§         Trying to analyze style or rhetorical strategies instead of arguing a point (wrong essay…that would be analysis!!!)

o        Carefully read the prompt and all introductory material. Many times the extra information will provide you with time-saving information.

§         With visual texts

·         Identify the subject/s

·         Identify the major components

·         Identify verbal clues such as titles, date, cartoonist, and dialogue

·         Notice position and size of details of images

·         Identify the primary purpose

·         How do the details support the purpose?

o        Pre-writing: Make marginal notes beside the text; highlight, underline, and circle key elements. Mark each source as "Agree/Disagree/Qualify." Clearly mark and decide which position you will take and which sources will support your viewpoint.

o        Opening Paragraph: Specifically address the prompt and clearly state your position on the topic (thesis with 3 ideas). You may use anecdotes, personal experiences, observations, startling facts/statistics, etc. to “catch” your reader’s attention. Avoid cliches, exaggerations, made-up facts, or weak personal experiences.

o        Body Paragraphs: Use transitions to connect ideas.  Build up to your strongest point with each paragraph.  When citing sources, all you need to do is put the source in parenthesis (Source A) or say, “According to Source A…..”

o        Use a mixture of direct quotations, summary, and paraphrased quotations when incorporating your sources. Remember that you MUST establish a position and each source you choose MUST support and develop your position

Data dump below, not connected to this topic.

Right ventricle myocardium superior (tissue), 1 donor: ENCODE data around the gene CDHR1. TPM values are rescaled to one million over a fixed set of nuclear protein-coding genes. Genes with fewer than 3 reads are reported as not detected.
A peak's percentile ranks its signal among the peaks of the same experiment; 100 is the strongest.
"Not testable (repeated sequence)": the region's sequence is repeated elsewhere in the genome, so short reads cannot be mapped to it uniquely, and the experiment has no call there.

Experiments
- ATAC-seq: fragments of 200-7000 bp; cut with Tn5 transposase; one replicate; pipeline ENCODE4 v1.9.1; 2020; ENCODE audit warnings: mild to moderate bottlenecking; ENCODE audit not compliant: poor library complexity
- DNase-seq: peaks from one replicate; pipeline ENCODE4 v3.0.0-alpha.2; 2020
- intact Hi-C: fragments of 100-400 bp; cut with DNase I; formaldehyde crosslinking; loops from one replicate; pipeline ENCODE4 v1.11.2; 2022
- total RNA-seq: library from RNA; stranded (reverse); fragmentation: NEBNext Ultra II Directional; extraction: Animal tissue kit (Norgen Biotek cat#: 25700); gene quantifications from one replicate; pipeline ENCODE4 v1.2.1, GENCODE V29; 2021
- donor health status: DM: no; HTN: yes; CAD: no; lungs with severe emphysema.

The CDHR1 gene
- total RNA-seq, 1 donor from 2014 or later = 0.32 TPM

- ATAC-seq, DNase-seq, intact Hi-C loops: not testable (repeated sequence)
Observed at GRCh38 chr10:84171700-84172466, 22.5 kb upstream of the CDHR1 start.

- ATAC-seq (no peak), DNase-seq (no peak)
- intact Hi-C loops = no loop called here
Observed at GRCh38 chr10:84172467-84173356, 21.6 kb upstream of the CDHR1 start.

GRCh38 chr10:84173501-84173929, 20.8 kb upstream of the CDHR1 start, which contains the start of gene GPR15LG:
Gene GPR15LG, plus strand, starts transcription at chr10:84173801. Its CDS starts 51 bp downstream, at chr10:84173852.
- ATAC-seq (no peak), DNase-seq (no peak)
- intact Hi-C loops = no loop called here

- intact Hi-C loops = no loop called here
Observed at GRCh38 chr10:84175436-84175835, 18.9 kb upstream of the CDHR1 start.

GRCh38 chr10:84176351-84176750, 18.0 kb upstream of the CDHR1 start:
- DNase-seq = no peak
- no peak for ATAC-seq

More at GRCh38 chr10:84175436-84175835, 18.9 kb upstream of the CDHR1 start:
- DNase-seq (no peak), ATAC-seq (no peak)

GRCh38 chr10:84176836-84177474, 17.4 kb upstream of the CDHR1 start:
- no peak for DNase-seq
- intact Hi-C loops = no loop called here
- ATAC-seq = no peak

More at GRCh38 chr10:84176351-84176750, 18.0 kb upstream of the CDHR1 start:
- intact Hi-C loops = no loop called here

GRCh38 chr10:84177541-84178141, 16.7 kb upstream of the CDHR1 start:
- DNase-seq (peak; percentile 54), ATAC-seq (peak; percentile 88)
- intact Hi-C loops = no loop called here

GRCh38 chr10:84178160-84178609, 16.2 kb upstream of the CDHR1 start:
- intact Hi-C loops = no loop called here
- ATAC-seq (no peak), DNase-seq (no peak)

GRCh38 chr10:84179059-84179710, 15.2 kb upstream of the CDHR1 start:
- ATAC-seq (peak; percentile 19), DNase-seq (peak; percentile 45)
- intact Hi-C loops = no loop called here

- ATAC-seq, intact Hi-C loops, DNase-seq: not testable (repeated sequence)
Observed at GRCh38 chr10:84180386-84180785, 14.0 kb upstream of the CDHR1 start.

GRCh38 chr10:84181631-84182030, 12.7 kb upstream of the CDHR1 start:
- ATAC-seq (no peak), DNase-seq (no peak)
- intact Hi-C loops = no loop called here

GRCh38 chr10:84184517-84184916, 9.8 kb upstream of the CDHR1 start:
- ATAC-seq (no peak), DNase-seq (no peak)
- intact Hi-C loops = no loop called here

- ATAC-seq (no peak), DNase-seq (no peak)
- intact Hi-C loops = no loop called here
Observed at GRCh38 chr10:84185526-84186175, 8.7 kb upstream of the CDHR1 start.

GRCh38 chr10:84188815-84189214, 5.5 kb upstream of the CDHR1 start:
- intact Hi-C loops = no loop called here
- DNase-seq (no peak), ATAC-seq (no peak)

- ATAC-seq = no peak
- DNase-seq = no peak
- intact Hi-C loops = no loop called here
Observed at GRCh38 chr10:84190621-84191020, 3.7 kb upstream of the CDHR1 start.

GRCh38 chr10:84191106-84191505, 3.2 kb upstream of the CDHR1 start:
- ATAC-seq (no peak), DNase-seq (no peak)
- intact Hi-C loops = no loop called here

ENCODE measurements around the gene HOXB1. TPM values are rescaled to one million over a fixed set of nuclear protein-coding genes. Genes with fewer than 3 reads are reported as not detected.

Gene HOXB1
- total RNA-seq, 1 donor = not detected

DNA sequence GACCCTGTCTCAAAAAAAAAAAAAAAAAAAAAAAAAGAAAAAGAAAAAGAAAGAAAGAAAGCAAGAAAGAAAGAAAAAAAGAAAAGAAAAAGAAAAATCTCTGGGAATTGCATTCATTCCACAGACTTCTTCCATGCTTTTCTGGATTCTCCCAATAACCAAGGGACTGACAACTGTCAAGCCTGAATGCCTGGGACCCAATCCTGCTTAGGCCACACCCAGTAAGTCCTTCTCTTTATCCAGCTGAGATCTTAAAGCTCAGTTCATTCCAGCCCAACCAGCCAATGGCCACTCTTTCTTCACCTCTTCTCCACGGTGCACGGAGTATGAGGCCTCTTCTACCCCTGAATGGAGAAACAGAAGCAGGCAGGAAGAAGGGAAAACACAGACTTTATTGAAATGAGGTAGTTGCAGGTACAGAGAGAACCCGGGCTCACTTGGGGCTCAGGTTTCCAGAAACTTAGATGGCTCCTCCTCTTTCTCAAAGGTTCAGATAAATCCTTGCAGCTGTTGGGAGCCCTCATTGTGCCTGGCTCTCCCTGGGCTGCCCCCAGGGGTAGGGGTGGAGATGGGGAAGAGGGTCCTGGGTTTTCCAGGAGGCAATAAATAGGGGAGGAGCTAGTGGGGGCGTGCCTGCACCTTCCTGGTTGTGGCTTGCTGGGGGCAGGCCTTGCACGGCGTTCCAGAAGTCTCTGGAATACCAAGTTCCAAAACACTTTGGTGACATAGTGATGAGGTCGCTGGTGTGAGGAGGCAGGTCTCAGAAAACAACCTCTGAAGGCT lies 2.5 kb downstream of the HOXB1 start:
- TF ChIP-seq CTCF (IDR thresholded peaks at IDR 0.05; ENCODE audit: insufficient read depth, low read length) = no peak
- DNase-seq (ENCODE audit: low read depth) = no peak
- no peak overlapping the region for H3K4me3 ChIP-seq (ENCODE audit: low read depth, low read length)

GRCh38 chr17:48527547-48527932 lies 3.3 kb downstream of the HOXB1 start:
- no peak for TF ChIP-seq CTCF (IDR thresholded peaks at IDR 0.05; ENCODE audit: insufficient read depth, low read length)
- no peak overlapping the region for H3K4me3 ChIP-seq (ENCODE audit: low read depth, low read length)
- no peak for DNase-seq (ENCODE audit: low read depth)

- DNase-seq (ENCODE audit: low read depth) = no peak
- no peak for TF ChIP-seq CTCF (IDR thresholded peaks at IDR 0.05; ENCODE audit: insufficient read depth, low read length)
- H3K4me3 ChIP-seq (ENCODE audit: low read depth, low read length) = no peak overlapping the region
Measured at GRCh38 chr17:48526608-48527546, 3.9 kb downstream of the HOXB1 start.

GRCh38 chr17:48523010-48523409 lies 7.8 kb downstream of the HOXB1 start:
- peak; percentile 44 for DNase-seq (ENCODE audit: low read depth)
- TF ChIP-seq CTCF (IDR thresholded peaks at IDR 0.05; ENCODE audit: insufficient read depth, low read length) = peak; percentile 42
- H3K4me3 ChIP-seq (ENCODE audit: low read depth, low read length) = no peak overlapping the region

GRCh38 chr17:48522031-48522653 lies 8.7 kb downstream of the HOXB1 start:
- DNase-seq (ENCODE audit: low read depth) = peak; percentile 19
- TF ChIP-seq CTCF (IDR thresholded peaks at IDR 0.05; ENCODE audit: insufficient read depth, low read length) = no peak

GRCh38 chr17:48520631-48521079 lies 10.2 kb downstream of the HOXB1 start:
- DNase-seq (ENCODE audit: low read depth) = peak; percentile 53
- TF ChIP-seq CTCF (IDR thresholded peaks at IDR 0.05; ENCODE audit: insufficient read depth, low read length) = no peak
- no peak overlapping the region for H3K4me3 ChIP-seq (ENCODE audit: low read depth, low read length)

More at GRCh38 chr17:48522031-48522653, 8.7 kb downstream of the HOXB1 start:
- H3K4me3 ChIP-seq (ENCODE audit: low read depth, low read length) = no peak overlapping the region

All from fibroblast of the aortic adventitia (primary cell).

o        Conclusion: Restate main idea but do not simply summarize.  Try to powerfully connect ideas or find another source that somehow unites all items discussed.

Synthesis Essay

Ø      It will most likely be first. You will know it is the synthesis because it will be the longest and will include sources.

Ø      Highlight your specific task in the prompt.

o        Many people wrote that Global Warming existed or did not exist; they failed to realize the prompt asked you to take a position on the key issues that leaders should consider when making policies that may affect global warming.

Ø      Use the 15 minutes to peruse the sources and make notes about how each source fits into the assigned topic. Does it support it? It is against it? Does it offer an interesting insight?

Ø      You must take a position.  You cannot qualify on this prompt unless it specifically says qualify in the prompt.  Even if it says “qualify,” essays are considered stronger when they choose a side. Your reader should know exactly where you stand by the end of your essay.

Ø      The best essays addressed the counterargument/counter-position in the first body paragraph or introduction and then built their position and support in the next three paragraphs.  They briefly mentioned the counterargument in the conclusion or last body paragraph but the essay clearly demonstrated one position.

Ø      Don’t simply summarize the sources.  Have a position and develop your position by incorporating and analyzing the sources.

Ø      Don’t be intimidated. You have an opinion. Imagine Oprah asked you for your position on the topic or someone offered you a million dollars for your position; you would find something to say in this circumstance.